Seriously, Oscars?: I’m not quite sure if “I Am Joaquin” ever played an Oscar qualifying run, but for the record: 1969’s Live Action Short Subject winner was “The Magic Machines“, Bob Curtis’ film about artist Robert Gilbert. None of Valdez’s films have received any Oscar recognition, though the Golden Globes have been a bit more accepting over the years.

Other notes 

  • Luis Valdez sounds a little like George Takai. There’s a certain inflection they both share. There’s also a little bit of Tony Randall there. It’s a very authoritative voice.
  • Shoutout to Luis Valdez’s brother Daniel, who composed the film’s score.
  • I appreciate that the narrator is willing to acknowledge all of his history, knowing that he is descended from the oppressors as well as the oppressed. It’s an acknowledgment you definitely don’t see in White American culture these days. Or ever.
  • When the narrator gets to the part where he “rejects my father and my mother, and dissolves into the melting pot”, the song playing is “Wooly Bully”, which is filled with cultural appropriation in its presentation, including counting off the rhythm in Spanish.
  • Most of my notes on “Joaquín” were just names and terminology I wasn’t familiar with before this viewing. Some names I know only in passing (Pancho Villa, Emiliano Zapata), but most were entirely new to me. Researching this post was definitely an eye-opener, and a reminder of things I was taught in high school but had definitely forgotten.
  • While the name Joaquin is used metaphorically, there is mention of Joaquin Murrieta, an outlaw circa the 1840s that has so many myths around him that his very existence has been called into question. Regardless, Murrieta is ostensibly the inspiration for another famous outlaw: Zorro.
  • I would have loved to have seen what Valdez’s production of “I Am Joaquín” looked like on stage.


  • Rodolfo Gonzales spent the rest of his life advocating for Chicano rights, and inspired generations of Chicano to become activists and/or run for local office. Gonzales died in 2005 at the age of 76.
  • The Chicano Movement of this film more or less dissolved by the 1970s. Like the Black Power movement, many of the Chicano organizations were infiltrated by the U.S. government and shut down from the inside. Another major concern was the movement’s marginalization of female and queer Chicanos.
  • Luis Valdez stuck mostly to his theater work after “I Am Joaquin”, but two of his four subsequent movies have also been added to the NFR: 1981’s “Zoot Suit” (another film based on one of his plays), and 1987’s “La Bamba”.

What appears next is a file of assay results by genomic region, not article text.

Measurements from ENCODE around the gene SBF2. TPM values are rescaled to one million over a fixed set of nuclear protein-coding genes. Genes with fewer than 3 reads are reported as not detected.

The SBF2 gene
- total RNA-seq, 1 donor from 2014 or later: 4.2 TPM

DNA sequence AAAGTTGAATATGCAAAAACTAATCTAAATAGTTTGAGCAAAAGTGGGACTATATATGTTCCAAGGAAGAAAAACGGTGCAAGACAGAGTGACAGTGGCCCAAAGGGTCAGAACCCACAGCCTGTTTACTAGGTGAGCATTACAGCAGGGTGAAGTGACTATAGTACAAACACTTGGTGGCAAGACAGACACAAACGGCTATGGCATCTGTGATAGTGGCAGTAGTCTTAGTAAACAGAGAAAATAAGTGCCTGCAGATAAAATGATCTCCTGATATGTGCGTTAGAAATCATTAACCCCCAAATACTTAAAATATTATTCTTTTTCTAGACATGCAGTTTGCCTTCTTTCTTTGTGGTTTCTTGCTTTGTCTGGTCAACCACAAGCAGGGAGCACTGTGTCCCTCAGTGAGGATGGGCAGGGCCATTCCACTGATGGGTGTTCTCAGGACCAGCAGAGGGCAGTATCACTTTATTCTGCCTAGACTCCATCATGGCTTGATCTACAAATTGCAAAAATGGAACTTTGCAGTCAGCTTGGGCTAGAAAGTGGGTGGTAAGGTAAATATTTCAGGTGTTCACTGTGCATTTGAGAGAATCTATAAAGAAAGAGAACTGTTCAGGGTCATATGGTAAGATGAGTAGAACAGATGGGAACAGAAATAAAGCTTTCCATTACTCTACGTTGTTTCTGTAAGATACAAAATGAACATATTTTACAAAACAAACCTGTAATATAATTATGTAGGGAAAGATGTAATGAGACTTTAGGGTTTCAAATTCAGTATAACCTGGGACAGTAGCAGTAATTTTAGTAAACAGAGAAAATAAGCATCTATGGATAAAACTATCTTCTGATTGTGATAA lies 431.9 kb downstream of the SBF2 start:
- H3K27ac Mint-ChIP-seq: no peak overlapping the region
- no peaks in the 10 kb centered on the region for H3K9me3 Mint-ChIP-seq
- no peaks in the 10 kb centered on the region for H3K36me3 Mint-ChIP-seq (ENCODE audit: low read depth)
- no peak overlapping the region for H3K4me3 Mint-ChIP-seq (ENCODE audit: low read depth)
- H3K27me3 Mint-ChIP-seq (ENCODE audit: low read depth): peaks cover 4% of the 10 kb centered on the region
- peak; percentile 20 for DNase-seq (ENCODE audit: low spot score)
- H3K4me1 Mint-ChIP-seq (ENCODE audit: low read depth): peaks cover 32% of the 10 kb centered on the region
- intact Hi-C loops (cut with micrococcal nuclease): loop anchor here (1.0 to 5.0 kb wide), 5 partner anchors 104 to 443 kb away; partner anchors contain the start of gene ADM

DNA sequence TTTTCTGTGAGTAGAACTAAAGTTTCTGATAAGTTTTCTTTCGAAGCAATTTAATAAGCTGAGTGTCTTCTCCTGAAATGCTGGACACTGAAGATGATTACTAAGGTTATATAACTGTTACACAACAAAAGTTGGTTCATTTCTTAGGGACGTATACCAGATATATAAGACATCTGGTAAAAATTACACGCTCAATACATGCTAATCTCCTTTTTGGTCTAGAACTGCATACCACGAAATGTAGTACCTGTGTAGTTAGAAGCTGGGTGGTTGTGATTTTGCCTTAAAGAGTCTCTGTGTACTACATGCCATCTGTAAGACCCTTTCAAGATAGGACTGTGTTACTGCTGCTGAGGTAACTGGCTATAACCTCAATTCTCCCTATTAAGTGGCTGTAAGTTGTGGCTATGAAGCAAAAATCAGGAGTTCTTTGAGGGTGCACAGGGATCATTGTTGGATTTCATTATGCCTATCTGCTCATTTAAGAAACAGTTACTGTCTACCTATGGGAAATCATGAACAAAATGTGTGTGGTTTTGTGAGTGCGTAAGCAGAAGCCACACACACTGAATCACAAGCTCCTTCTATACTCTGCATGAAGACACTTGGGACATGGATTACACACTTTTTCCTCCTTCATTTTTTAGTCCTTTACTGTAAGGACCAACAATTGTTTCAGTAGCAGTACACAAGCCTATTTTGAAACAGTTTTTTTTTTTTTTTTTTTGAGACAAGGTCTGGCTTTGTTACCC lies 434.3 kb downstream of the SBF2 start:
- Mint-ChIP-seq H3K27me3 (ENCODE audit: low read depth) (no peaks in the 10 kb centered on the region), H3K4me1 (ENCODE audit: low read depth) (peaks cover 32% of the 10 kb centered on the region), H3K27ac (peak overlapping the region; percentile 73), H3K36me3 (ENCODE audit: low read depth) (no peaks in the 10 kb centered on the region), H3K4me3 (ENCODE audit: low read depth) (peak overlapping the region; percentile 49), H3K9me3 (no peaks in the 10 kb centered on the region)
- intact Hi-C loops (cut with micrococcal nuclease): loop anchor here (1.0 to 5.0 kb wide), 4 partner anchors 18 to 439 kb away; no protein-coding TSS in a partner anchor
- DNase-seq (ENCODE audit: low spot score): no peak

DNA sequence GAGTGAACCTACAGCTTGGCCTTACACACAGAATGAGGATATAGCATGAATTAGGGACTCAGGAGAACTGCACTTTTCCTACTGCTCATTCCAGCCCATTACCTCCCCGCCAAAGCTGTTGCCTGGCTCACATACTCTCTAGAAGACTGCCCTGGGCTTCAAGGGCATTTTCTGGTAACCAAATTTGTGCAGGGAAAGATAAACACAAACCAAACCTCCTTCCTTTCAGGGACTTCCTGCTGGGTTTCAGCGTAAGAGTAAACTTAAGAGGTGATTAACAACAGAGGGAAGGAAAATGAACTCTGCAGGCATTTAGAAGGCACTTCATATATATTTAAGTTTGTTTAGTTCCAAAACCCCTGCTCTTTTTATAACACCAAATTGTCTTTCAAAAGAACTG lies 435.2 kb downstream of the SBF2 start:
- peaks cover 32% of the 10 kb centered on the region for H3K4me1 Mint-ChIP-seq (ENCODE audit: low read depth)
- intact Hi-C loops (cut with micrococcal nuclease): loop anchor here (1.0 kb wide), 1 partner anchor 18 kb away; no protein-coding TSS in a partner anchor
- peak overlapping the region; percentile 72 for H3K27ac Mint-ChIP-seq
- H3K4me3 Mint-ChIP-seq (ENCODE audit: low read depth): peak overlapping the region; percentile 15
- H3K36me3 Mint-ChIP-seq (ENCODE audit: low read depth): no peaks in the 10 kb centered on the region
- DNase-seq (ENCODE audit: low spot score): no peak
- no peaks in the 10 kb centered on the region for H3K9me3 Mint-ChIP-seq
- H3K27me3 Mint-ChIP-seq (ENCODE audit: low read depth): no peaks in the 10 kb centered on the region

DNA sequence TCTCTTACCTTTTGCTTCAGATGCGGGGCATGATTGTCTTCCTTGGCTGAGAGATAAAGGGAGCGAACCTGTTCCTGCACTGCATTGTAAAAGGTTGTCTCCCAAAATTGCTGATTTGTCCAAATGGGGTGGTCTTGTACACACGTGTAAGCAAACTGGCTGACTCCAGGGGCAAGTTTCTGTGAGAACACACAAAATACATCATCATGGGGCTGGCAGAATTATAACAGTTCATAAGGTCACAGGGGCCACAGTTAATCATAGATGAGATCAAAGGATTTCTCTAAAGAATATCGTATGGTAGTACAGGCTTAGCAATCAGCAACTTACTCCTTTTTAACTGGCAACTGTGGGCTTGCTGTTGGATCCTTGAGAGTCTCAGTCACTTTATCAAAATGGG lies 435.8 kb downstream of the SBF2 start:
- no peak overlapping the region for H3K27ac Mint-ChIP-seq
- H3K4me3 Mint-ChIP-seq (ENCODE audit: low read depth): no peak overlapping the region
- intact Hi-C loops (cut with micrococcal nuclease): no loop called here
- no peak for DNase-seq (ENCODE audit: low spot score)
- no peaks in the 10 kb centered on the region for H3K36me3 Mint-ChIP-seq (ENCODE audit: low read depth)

• Valdez continues to act as well as direct, recently voicing two characters in Pixar’s “Coco”.
  • As previously mentioned on this blog, Texas congressman/”Selena” NFR endorser Joaquin Castro is named after “Yo Soy Joaquin”. True to this poem’s message, Congressman Castro has been representing the people of San Antonio for almost 20 years.

#584) Precious Images (1986)

#584) Precious Images (1986)

OR “The National Film Registry Speed Round”

Directed by Chuck Workman

Class of 2009

“Precious Images” is the quintessential movie about movies, and I’ve compiled an as-comprehensive-as-possible shot list for anyone who wishes to do a deeper dive.

The Plot: To commemorate the 50th anniversary of the Directors Guild of America, Chuck Workman assembles a celebration of great movie moments in “Precious Images”. In seven minutes, Workman presents a rapid assemblage of clips from almost 500 movies, distilled down to their most iconic moments, seemingly interacting with each other through their shared imagery, and set to such equally recognizable movie music as “Singin’ in the Rain” and “As Time Goes By“. For those of you who don’t have several years to devote to watching every great American movie, “Precious Images” will do in a pinch.

Why It Matters: The NFR calls the film “one of the most influential and widely shown short films in history”, praising the film’s “dazzling effect” and “dizzying compilation”. “Precious Images” is so big it took two people to write its NFR essay: film professors Dale Hudson & Patricia R. Zimmermann.

But Does It Really?: This is certainly one of the NFR’s more meta inductions, but the history of film should include a nostalgic clip package from the master himself. As I’ve said previously on this blog, our collective memory of the movies boils down to moments: a line, a character, a scene. “Precious Images” is an impressive compilation of hundreds of such moments, many of which I’m sure will elicit an emotional response from the viewer (they certainly did for me). At a time when film preservation was in the national conversation, Chuck Workman showed us the power of the movies and defined clip packages for the next 25 years. “Precious Images” is as worthy of NFR recognition as the hundreds of movies it represents.

Shout Outs: By my count there are 231 films featured in “Precious Images” that are also in the National Film Registry (as of the 2020 induction). For a full run-down, check out my aforementioned shot list.

Everybody Gets One: Chuck Workman began his editing career cutting trailers for low-budget movies, eventually graduating to bigger studio fare such as the original trailer for “Star Wars“. Workman had made two films for the DGA (“The Director and the Image”, “The Director and the Actor”) when he was commissioned by them to make a trailer of sorts for all the great movies directed by DGA members. Compiling and editing the clips (and winnowing down Workman’s initial list of 700 movies) took Workman and his team three months, with Workman likening the cutting process to a sprint: “You take a breath and you go.”

Everybody Gets One-Precious Images Edition: Based on their archival appearances within the film, this is technically the only NFR appearance for: Glenn Close, Kevin Kline, Vanessa Redgrave, Goldie Hawn, Jill Clayburgh, Albert Finney (twice), Patty Duke, Roger Moore, Sean Connery’s legs, Luise Rainer, John Cleese, Cantinflas, Marsha Mason, Mary Tyler Moore, Red Buttons, Michael Keaton, Dudley Moore, Ryan O’Neal (three times!), Ali MacGraw, Robert Donat, Paul Scofield, Frankie & Annette, Leatherface, Benji, The Beatles, and yes, Jane Fonda.